Insulating Effectiveness of Metallized Reflective Layers in Cold Weather Clothing Systems
ARMY RESEARCH INST OF ENVIRONMENTAL MEDICINE NATICK MA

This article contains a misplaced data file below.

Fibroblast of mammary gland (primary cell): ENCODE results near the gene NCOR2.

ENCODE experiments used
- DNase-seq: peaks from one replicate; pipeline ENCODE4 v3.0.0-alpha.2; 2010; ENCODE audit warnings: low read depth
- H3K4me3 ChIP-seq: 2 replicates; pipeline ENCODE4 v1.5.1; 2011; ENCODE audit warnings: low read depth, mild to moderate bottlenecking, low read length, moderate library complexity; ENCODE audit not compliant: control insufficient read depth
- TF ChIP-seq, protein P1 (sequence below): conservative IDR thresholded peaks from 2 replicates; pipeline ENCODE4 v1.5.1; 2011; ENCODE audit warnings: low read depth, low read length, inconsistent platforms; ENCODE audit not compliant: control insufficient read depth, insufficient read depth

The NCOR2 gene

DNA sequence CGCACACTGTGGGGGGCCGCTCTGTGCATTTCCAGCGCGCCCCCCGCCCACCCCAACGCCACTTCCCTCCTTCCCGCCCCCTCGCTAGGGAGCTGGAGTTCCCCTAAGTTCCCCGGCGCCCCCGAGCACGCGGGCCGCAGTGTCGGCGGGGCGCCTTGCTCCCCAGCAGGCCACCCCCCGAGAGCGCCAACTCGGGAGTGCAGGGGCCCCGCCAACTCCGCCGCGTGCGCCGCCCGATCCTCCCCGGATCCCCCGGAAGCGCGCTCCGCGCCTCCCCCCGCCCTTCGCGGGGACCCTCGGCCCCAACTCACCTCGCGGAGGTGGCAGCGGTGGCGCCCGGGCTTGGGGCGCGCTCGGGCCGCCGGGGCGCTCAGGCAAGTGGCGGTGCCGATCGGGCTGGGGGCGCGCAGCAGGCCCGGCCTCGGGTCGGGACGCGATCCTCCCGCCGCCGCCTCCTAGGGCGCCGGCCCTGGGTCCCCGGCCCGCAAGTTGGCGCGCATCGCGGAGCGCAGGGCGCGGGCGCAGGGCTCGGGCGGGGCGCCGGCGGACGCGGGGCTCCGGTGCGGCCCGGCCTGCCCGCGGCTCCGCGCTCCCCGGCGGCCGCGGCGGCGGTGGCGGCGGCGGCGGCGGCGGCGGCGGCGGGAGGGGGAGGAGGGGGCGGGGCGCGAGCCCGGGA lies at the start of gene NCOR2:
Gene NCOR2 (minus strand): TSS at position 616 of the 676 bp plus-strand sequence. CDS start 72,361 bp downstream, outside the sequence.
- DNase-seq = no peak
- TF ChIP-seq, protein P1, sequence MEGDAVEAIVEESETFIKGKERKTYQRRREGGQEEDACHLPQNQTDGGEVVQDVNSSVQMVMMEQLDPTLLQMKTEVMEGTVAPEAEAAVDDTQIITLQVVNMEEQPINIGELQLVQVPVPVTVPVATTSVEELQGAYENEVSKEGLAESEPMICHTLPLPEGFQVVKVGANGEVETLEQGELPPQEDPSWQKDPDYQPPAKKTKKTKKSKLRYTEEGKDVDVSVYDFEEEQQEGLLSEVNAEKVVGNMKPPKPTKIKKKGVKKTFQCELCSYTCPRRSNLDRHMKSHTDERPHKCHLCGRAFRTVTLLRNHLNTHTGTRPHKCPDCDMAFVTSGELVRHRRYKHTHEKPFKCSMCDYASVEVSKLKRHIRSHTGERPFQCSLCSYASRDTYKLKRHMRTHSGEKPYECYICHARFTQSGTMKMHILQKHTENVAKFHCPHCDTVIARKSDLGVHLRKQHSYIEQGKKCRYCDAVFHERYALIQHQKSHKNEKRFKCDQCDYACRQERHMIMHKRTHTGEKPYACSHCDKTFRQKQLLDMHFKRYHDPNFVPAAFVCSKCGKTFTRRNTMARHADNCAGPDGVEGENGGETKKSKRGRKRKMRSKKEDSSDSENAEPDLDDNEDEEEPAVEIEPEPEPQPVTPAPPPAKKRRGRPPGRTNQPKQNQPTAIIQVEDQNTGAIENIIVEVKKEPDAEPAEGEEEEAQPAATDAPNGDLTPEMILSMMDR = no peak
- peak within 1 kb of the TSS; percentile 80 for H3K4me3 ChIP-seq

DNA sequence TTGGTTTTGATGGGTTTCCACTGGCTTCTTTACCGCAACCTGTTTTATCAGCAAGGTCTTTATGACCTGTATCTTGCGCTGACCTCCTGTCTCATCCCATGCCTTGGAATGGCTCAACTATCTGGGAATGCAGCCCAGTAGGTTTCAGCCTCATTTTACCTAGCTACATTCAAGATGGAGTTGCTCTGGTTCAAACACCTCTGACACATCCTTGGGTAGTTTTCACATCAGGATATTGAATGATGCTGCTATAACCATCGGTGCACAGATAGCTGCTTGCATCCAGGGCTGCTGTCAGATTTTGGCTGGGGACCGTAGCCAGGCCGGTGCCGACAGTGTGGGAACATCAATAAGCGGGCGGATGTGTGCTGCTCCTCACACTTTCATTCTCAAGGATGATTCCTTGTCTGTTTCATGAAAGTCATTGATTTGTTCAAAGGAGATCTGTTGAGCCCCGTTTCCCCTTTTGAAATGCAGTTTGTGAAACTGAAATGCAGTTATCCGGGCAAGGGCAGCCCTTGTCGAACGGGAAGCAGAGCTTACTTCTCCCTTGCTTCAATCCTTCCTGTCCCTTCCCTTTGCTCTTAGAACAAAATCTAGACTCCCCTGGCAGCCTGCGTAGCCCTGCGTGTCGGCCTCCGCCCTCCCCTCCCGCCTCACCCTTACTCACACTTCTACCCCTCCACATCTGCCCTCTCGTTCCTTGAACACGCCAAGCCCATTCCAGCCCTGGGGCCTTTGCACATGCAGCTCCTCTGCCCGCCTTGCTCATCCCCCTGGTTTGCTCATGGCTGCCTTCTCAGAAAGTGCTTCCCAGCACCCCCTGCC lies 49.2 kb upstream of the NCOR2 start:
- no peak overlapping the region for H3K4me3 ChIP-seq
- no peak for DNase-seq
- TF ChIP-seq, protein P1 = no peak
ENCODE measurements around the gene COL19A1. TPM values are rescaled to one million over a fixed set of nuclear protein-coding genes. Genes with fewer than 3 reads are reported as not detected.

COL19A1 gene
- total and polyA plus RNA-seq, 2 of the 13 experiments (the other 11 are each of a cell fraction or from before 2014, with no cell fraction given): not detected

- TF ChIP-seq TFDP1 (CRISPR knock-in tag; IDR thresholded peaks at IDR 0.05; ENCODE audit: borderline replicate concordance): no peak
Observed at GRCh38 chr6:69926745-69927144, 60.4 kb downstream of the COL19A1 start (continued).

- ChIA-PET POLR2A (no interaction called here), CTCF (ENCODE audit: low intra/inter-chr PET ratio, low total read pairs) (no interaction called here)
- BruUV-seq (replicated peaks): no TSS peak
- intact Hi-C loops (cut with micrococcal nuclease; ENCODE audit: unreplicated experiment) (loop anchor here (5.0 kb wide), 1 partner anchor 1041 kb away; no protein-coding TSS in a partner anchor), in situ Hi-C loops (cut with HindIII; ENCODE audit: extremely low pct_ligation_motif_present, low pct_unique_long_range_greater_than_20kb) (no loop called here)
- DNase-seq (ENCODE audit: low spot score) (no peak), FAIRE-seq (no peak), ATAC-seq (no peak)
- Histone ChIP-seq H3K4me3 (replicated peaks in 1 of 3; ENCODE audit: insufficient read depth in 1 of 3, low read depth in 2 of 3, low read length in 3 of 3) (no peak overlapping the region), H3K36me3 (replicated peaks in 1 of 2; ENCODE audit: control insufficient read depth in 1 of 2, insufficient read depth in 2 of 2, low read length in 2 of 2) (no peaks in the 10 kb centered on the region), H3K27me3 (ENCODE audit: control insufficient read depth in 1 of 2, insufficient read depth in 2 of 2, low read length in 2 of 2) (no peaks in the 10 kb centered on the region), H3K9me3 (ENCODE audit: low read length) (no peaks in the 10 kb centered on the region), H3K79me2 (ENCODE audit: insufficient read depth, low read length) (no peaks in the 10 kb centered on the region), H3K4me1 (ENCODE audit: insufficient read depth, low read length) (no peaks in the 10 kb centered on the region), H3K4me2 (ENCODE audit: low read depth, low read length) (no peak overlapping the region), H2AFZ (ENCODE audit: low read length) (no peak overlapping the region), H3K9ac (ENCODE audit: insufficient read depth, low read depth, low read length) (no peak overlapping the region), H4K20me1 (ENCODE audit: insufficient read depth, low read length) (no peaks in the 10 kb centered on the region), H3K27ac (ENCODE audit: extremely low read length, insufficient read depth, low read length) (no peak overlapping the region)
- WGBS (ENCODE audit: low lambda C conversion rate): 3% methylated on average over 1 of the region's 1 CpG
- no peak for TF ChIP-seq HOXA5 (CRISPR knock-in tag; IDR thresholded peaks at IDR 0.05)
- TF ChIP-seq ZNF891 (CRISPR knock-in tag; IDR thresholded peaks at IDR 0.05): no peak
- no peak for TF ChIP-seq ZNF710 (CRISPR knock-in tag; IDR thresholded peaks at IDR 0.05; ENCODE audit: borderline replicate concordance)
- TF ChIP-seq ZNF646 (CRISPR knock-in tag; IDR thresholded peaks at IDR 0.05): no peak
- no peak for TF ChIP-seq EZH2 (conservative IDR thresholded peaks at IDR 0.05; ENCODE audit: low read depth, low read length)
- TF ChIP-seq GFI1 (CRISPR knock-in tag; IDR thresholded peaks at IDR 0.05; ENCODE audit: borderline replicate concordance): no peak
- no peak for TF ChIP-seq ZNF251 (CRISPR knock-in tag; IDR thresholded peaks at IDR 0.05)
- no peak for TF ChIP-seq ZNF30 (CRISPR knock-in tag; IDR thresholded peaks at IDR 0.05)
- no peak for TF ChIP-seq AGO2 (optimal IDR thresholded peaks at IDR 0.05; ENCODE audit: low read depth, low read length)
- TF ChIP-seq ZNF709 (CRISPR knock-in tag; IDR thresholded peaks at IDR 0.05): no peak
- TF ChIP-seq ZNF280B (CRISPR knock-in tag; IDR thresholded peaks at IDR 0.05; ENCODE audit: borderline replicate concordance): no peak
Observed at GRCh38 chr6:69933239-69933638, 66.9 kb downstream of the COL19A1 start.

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A physical analysis based on the laws of radiant energy transfer has been employed to indicate conditions under which metallized, reflective layers in fabric systems would be most likely to improve their insulating properties. This analysis suggests that such layers can be effective in reducing heat loss by radiation exchange through open-structured materials such as polyester batting, but have little potential when used in systems of densely-packed fibers or foam insulation, where radiation exchange is not a major factor. These indications were verified by insulation measurements, on a variety of polyester batting systems containing reflective layers of aluminum foil, metallized plastic films, or metallic foils bonded to cloth under pressure which fragmented the foil and made the reflective vapor permeable. Maximal effectiveness of reflectives was found when the systems were uncompressed, and had relatively thin batting layers with a metallic face next to each batting surface, i.e., two reflectives facing each other across every batt. It was shown that, in reality, uncompressed batting provided only about 70 as much insulation as conventional moderately dense fabrics, which allow little radiant heat loss reflectives simply minimized these losses in batting and made its thermal insulation per unit thickenss almost the same within 10 as for denser fabrics.
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